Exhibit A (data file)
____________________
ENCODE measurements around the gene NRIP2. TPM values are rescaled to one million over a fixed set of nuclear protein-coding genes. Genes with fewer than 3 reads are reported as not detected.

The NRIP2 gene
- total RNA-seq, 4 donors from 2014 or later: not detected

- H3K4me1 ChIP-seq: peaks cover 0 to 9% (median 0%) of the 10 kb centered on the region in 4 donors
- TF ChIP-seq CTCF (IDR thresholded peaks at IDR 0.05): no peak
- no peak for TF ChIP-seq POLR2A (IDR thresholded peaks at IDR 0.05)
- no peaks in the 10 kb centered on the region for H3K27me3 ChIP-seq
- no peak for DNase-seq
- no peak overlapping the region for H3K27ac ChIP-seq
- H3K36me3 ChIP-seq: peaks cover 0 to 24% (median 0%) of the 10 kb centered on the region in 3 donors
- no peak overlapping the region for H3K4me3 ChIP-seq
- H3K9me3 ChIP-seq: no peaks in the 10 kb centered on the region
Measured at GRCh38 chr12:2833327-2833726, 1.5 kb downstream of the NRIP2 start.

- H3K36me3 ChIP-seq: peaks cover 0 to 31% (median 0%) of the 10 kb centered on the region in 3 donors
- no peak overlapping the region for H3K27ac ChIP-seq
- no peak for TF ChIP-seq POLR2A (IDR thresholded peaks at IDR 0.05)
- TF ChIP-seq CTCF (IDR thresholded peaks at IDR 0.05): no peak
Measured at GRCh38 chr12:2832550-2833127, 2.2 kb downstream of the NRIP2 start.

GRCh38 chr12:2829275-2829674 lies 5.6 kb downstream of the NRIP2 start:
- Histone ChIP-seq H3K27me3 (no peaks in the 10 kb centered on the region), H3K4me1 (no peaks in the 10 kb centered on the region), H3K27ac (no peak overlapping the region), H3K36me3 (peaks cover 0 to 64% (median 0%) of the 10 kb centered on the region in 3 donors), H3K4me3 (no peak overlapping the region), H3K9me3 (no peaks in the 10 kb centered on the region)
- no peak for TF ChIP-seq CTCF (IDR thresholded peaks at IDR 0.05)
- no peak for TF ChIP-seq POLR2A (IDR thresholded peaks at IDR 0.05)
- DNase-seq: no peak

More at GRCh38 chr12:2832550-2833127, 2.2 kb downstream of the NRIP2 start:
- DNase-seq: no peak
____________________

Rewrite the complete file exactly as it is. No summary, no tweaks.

ENCODE measurements around the gene NRIP2. TPM values are rescaled to one million over a fixed set of nuclear protein-coding genes. Genes with fewer than 3 reads are reported as not detected.

The NRIP2 gene
- total RNA-seq, 4 donors from 2014 or later: not detected

- H3K4me1 ChIP-seq: peaks cover 0 to 9% (median 0%) of the 10 kb centered on the region in 4 donors
- TF ChIP-seq CTCF (IDR thresholded peaks at IDR 0.05): no peak
- no peak for TF ChIP-seq POLR2A (IDR thresholded peaks at IDR 0.05)
- no peaks in the 10 kb centered on the region for H3K27me3 ChIP-seq
- no peak for DNase-seq
- no peak overlapping the region for H3K27ac ChIP-seq
- H3K36me3 ChIP-seq: peaks cover 0 to 24% (median 0%) of the 10 kb centered on the region in 3 donors
- no peak overlapping the region for H3K4me3 ChIP-seq
- H3K9me3 ChIP-seq: no peaks in the 10 kb centered on the region
Measured at GRCh38 chr12:2833327-2833726, 1.5 kb downstream of the NRIP2 start.

- H3K36me3 ChIP-seq: peaks cover 0 to 31% (median 0%) of the 10 kb centered on the region in 3 donors
- no peak overlapping the region for H3K27ac ChIP-seq
- no peak for TF ChIP-seq POLR2A (IDR thresholded peaks at IDR 0.05)
- TF ChIP-seq CTCF (IDR thresholded peaks at IDR 0.05): no peak
Measured at GRCh38 chr12:2832550-2833127, 2.2 kb downstream of the NRIP2 start.

GRCh38 chr12:2829275-2829674 lies 5.6 kb downstream of the NRIP2 start:
- Histone ChIP-seq H3K27me3 (no peaks in the 10 kb centered on the region), H3K4me1 (no peaks in the 10 kb centered on the region), H3K27ac (no peak overlapping the region), H3K36me3 (peaks cover 0 to 64% (median 0%) of the 10 kb centered on the region in 3 donors), H3K4me3 (no peak overlapping the region), H3K9me3 (no peaks in the 10 kb centered on the region)
- no peak for TF ChIP-seq CTCF (IDR thresholded peaks at IDR 0.05)
- no peak for TF ChIP-seq POLR2A (IDR thresholded peaks at IDR 0.05)
- DNase-seq: no peak

More at GRCh38 chr12:2832550-2833127, 2.2 kb downstream of the NRIP2 start:
- DNase-seq: no peak